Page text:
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Location: UFOUpDatesList.Com > 2012 > Aug > Aug 26

Re: 'Snowflake' Video From South America

From: Bruce Maccabee <brumac.nul>
Date: Sat, 25 Aug 2012 17:25:13 -0400 (EDT)
Archived: Sun, 26 Aug 2012 08:35:34 -0400
Subject: Re: 'Snowflake' Video From South America

>From: Viktor Golubic <Diverge247.nul>
>To: post.nul
>Date: Thu, 23 Aug 2012 21:44:53 -0400 (EDT)
>Subject: Re: 'Snowflake' Video From South America

>>From: Bruce Maccabee <brumac.nul>
>>To: post.nul
>>Date: Tue, 21 Aug 2012 12:02:13 -0400 (EDT)
>>Subject: Re: 'Snowflake' Video From South America

>>>From: Martin Shough <parcellular.nul>
>>>To: <post.nul>
>>>Date: Mon, 20 Aug 2012 12:41:39 +0100
>>>Subject: 'Snowflake' Video From South America


>>>Subtracting the erratic camera motion and measuring the position
>>>of the light relative to the house window, I think the object
>>>seems to drift slowly up and to the left over the rooftop during
>>>the video. This makes me think of a bright star or planet. But
>>>of course with no direction or time information to go on it's
>>>hard to say. The pattern of lights hints at some optical or
>>>video artefact but I haven't seen an effect exactly like this
>>>before. Any thoughts?

>>I wonder if the guy videoed a bright planet using a "star
>>filter" or something like that on his lens (a diffraction filter
>>with three gratings that are 120 degrees apart).

>>He might have used a color filter as well to make the light
>>approximately monochromatic to avoid color blur that would occur
>>when a diffraction filter is used with polychromatic light such
>>as starlight.

>>Tha latter portion of the video looks like an "emboss" version
>>of the first part. Pulsations of the image could be a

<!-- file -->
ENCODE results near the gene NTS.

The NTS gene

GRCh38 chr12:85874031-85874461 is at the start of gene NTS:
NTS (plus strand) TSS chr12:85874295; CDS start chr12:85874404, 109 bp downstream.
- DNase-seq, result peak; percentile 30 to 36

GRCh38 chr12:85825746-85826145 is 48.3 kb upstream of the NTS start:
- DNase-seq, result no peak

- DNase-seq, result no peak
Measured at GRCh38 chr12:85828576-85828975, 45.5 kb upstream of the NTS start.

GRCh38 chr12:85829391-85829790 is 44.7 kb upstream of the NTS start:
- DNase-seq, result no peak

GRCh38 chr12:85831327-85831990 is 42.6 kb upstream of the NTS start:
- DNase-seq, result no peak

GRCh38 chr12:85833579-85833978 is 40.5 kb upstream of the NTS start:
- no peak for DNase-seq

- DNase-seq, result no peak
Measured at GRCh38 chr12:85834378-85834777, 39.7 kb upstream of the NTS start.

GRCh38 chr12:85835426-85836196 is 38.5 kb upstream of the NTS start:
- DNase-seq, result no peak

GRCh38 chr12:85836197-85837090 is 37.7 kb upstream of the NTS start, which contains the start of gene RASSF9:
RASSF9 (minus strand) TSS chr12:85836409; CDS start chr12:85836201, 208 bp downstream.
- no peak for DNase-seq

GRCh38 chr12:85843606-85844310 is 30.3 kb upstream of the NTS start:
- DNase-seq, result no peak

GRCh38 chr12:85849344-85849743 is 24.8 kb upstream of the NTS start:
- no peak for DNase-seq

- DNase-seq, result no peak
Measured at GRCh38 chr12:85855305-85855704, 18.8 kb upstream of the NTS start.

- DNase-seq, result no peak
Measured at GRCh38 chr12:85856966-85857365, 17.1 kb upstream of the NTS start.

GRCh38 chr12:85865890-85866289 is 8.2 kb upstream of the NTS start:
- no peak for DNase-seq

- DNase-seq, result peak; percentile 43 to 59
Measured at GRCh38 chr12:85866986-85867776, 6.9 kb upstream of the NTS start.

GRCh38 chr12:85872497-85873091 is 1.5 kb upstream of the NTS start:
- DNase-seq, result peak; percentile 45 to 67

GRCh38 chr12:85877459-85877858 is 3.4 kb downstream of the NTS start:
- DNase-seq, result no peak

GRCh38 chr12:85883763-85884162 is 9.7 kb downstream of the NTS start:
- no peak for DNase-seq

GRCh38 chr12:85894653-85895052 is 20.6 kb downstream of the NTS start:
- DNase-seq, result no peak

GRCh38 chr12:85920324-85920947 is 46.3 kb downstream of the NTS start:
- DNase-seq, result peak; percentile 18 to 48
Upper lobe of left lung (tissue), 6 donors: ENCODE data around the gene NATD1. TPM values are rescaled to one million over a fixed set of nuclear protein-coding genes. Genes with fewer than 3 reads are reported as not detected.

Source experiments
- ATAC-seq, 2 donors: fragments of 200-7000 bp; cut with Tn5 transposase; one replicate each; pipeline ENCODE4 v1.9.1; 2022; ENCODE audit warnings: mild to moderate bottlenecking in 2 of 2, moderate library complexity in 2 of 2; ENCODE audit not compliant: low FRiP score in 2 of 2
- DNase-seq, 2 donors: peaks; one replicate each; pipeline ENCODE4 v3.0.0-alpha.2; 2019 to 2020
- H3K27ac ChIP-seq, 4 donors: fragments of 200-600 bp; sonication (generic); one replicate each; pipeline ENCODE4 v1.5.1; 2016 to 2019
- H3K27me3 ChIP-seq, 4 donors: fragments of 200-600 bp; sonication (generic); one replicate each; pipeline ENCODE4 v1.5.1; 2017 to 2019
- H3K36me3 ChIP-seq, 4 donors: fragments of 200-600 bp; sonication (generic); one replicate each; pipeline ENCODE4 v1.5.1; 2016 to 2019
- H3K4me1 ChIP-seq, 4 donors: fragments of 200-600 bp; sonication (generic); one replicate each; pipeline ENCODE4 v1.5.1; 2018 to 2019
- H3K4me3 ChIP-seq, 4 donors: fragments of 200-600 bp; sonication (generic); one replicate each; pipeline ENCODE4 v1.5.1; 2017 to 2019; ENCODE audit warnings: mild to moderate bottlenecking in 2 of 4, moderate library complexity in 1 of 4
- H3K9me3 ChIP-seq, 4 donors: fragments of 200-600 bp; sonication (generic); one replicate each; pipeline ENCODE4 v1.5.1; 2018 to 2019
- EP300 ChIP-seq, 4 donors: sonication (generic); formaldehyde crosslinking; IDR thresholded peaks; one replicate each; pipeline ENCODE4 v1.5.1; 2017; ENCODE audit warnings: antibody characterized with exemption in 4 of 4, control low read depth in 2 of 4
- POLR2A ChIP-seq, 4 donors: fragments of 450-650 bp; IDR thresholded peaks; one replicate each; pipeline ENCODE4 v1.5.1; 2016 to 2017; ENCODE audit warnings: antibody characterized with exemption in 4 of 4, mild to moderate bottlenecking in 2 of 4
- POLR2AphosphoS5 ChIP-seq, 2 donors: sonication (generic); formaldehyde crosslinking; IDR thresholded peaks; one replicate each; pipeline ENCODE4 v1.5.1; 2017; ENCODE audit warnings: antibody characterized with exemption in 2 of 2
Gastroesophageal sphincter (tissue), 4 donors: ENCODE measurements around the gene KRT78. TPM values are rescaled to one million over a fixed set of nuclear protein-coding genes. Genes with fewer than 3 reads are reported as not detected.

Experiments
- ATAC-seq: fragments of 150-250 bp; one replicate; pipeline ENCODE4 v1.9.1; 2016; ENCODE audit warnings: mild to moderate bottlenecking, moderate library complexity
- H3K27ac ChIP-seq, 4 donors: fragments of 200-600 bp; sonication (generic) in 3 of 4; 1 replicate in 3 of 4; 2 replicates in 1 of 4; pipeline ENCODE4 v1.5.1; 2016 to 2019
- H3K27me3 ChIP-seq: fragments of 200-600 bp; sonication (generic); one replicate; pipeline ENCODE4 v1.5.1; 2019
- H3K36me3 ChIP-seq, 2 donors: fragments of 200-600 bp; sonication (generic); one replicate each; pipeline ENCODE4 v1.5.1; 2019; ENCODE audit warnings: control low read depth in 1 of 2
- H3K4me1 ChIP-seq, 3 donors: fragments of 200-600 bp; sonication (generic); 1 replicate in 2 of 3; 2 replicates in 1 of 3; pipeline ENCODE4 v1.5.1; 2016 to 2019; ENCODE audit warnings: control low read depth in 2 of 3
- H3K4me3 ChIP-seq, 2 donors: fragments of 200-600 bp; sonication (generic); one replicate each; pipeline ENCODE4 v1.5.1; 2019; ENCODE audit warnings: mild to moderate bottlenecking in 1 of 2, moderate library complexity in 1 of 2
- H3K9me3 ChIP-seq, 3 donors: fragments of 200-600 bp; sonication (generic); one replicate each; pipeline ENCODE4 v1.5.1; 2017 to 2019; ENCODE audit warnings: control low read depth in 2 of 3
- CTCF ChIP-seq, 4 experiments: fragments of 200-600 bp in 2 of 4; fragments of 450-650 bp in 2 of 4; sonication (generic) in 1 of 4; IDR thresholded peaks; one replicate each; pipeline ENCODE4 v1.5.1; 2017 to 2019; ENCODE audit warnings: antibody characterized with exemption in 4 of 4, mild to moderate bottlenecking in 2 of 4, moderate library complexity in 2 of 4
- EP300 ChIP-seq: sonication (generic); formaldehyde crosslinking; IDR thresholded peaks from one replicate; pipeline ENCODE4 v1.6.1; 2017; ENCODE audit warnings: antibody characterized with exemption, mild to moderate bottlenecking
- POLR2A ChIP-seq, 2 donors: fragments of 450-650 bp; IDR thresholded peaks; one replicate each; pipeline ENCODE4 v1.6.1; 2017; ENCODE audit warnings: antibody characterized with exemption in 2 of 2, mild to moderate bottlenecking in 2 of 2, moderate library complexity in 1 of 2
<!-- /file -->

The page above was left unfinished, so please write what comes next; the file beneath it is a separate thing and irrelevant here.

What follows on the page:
>>combination of "focus hunting" by the camera and atmospheric

><If all this were to turn out to be true, then it would be a

>Hi Bruce, I think this is a very good suggestion. However, every
>diffraction filter I know has bilateral symmetry: Where there is
>the corresponding right half identical to its left. However,
>this is a seven point polygon (not even numbered) with no
>bilateral reflection plane. I'm not sure any exist and even if
>you attempted seven, by default it will a produce a fourteen
>point pattern (even not odd like this one).

>Any additional thoughts?

>My only thinking is that this is a lens flare effect caused by a
>thin film coating and the shape of the aperture. In that case,
>the spatial distribution of the flare depends on the shape of
the aperture itself which has a seven point symmetry.

You are correct that there wouldn't be a "7-fold symmetry"
created by a filter such as described above.

I have looked at the video again and noted that it seems like a
"6-fold" array with a couple of other lights in seemingly random
- but fixed relative to other lights - positions.

I also note the "lights" (diffraction orders if this were an
image of a diffraction pattern) seem weak or non-existent at the
right side. It is as if some lights were missing or blocked by

Since a diffraction filter operates inside the camera the
diffraction orders would be created and there would be nothing
to block a diffraction order.

I therefore question my own suggested explanation and note that
others have proposed a LED light hoax. If so, and if the lights
were intended to be in a pattern, then something happened to the
'contraption' on the way up!

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